It is also possible that Taverner's specimen may represent a waif, from populations that include pure and hybrid individuals, existing on the nearby Kelleys or the Bass Islands in Ohio, rather than a representative of an Ontarian population (F. R. Cook pers. comm. 2008). King et al. (1997) stated "amphibians and reptiles represented by a single observation or specimen from a given island may represent waif or transient individuals, rather than representatives of resident breeding populations." This possibility is given further support by a single, live Timber Rattlesnake (Crotalus horridus), recorded at Point Pelee in 1918, where no apparent overwintering habitat is present (Cook 1974). The closest population of this species occurred on South Bass Island (F. R. Cook pers. comm. 2008). Similarly, two Northern Cricket frogs, known from Pelee Island and the Ohio Islands, are the sole representatives of their species from the Point Pelee area (Cook 1974, F. R. Cook pers. comm. to M. J. Oldham 2000). More recently, on September 17, 2007, a live, PIT-tagged5 Lake Erie Watersnake (Nerodia sipedon insularum), that had originally been captured and marked on May 30th of that year on East Point of Middle Bass Island, was captured within Point Pelee National Park (Point Pelee National Park unpublished data 2007). These individuals may all represent waifs that have drifted over to Point Pelee from the western Lake Erie islands (F. R. Cook pers. comm. 2008).
Two specimens, an adult and a transforming juvenile, originally reported to be Spotted Salamanders (A. maculatum), were collected on the 6th of June and the 19th of July, 1950 from Pelee Island by A. Reid (ROM 80966) and V. Kohler (ROM 8083), respectively (Froom 1972, M. J. Oldham pers. comm. 2005, R. MacCulloch pers. comm. 2008). These were re-determined, to be Tiger Salamanders by C. A. Campbell, E. J. Crossman7, and later J. P. Bogart. C. A. Campbell and R. Mitton collected two larvae in 1972 from an ephemeral, flooded (in some years), Red Ash (Fraxinus pennsylvanica) woods/Sartwell's Sedge (Carex sartwellii) lowland, along Stone Road on Pelee Island (Oldham 1983, M. J. Oldham pers. comms. 2005 and 2008, C. A. Campbell pers. comm. 2008). Gehlbach, a United States authority on Tiger Salamanders, identified these specimens as Tiger Salamanders (M. J. Oldham pers. comms. 2005 and 2008, C. A. Campbell pers. comm. 2008). However, all of the specimens from Pelee Island were identified based on visual characteristics (morphology, colouration, patterning), prior to recognition of the confusing array of hybrid Blue-spotted (A. laterale) and Small-mouthed (A. texanum) Salamanders present on the island, and the difficulties that such hybridization presents to accurate identification (Bogart et al. 1985, M. J. Oldham pers. comm. 2005, F. R. Cook pers. comm. 2008). Both ROM specimens have since been relabeled as Ambystoma species due to the uncertainty surrounding their identification (R. MacCulloch, pers. comm. 2005). Individual salamanders collected from the Campbell/Mitton Stone Road collection site on multiple occasions between the early 1980s and early 1990s were genetically determined by J. P. Bogart to be Blue-spotted/Small-mouthed Salamander hybrids (Oldham pers. comm. 2005).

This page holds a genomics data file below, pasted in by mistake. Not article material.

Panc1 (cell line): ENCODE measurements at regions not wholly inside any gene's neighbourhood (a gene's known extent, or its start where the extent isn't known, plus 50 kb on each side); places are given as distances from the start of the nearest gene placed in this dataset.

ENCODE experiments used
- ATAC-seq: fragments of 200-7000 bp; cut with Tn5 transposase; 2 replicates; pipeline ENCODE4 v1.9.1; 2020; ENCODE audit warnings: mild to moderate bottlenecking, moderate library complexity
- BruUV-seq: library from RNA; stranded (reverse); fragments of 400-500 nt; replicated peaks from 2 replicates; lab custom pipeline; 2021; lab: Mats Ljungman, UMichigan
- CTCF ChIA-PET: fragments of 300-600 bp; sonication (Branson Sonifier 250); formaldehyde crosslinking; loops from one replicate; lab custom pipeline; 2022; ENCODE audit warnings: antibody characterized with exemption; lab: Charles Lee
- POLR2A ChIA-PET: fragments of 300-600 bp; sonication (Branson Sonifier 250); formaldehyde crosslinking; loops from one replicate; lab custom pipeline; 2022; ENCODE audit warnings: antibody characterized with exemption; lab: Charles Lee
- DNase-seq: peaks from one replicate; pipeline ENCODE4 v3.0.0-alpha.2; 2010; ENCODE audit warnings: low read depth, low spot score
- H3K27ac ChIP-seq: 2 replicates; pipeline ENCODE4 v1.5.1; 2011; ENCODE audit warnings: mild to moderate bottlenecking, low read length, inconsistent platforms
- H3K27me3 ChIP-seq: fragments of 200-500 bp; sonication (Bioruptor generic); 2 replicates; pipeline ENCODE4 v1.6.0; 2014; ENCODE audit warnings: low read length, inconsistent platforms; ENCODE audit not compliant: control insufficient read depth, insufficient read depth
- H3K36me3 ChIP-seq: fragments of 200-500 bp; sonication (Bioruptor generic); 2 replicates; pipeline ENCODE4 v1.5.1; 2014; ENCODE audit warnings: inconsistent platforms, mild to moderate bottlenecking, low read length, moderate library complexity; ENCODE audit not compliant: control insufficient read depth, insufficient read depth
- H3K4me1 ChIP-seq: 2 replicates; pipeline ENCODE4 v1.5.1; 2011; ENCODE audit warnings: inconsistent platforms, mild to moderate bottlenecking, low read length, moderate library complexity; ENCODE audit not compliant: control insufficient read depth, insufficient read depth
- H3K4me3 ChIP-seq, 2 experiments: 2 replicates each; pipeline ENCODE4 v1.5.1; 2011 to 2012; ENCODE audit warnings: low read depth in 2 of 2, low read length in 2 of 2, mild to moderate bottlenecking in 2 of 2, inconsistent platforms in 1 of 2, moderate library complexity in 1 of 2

Other Ontario records include a specimen of Gray Tiger Salamander (A. t. diaboli), in the United States National Museum (USNM 133948), noted as "taken at Ottawa 1883 [April 21] by Dr. Robert Bell" (Nash 1908, USNM). However, Dr. Bell, a Geologist for the Geological Survey of Canada in Ottawa, was likely involved in the Geological Surveys' western Canadian fieldwork taking place at the time. It is highly probable that he shipped the specimen from Ottawa, at the end of one of these expeditions, and that the USNM assigned a collection location based on where the specimen had been shipped from, as they occasionally did (F. R. Cook pers. comm. 2008). This theory is supported by the fact that the specimen is identified as a Gray Tiger Salamander, a more western subspecies than the Eastern Tiger Salamander. Similarly, a specimen, labelled A. conspersum (a Latin name used in the past for Tiger Salamander), recorded, at one time, in the ROM Collection catalogue and annotated by Dr. J. H. Garnier 1889, was reportedly from Kintail, Ashfield Township, Huron County (C. A. Campbell pers. comm. 2008). However, Garnier (ca. 18--) refers to a specimen of Siredon canadense (an unpublished synonym for Gray Tiger Salamander) "Perfected in Bruce, Ontario". F. R. Cook (pers. comm. 2008) suggests that this may refer to a Tiger Salamander kept in captivity at Garnier's residence at Lucknow on Lake Huron, Bruce County until it transformed (and thus "perfected"). As Kintail and Lucknow are very close to each other geographically, it is possible that this specimen was also labelled based on where it had been held in captivity, rather than where it was collected. Unfortunately, this specimen cannot be located within the ROM collection today.